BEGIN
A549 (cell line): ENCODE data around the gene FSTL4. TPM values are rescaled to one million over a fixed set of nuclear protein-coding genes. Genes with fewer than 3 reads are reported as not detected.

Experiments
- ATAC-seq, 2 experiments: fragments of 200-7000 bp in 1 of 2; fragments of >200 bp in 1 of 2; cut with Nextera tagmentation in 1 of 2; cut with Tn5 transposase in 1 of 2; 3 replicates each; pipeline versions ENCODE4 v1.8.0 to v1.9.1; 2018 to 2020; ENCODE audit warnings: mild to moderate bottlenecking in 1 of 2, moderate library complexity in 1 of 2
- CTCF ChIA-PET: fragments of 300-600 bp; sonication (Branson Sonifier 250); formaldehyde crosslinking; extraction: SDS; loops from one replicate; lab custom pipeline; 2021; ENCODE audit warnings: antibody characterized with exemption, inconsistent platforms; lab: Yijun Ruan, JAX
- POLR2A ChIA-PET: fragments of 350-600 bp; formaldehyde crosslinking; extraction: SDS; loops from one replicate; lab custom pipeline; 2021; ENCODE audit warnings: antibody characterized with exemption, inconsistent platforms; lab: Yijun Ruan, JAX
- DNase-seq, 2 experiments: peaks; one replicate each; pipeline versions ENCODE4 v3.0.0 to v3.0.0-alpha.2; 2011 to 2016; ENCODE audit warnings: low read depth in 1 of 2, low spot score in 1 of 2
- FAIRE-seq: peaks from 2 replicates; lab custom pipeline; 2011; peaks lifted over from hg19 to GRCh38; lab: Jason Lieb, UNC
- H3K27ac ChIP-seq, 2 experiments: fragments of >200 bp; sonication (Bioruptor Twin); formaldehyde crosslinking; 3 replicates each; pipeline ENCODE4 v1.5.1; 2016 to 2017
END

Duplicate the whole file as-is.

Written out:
A549 (cell line): ENCODE data around the gene FSTL4. TPM values are rescaled to one million over a fixed set of nuclear protein-coding genes. Genes with fewer than 3 reads are reported as not detected.

Experiments
- ATAC-seq, 2 experiments: fragments of 200-7000 bp in 1 of 2; fragments of >200 bp in 1 of 2; cut with Nextera tagmentation in 1 of 2; cut with Tn5 transposase in 1 of 2; 3 replicates each; pipeline versions ENCODE4 v1.8.0 to v1.9.1; 2018 to 2020; ENCODE audit warnings: mild to moderate bottlenecking in 1 of 2, moderate library complexity in 1 of 2
- CTCF ChIA-PET: fragments of 300-600 bp; sonication (Branson Sonifier 250); formaldehyde crosslinking; extraction: SDS; loops from one replicate; lab custom pipeline; 2021; ENCODE audit warnings: antibody characterized with exemption, inconsistent platforms; lab: Yijun Ruan, JAX
- POLR2A ChIA-PET: fragments of 350-600 bp; formaldehyde crosslinking; extraction: SDS; loops from one replicate; lab custom pipeline; 2021; ENCODE audit warnings: antibody characterized with exemption, inconsistent platforms; lab: Yijun Ruan, JAX
- DNase-seq, 2 experiments: peaks; one replicate each; pipeline versions ENCODE4 v3.0.0 to v3.0.0-alpha.2; 2011 to 2016; ENCODE audit warnings: low read depth in 1 of 2, low spot score in 1 of 2
- FAIRE-seq: peaks from 2 replicates; lab custom pipeline; 2011; peaks lifted over from hg19 to GRCh38; lab: Jason Lieb, UNC
- H3K27ac ChIP-seq, 2 experiments: fragments of >200 bp; sonication (Bioruptor Twin); formaldehyde crosslinking; 3 replicates each; pipeline ENCODE4 v1.5.1; 2016 to 2017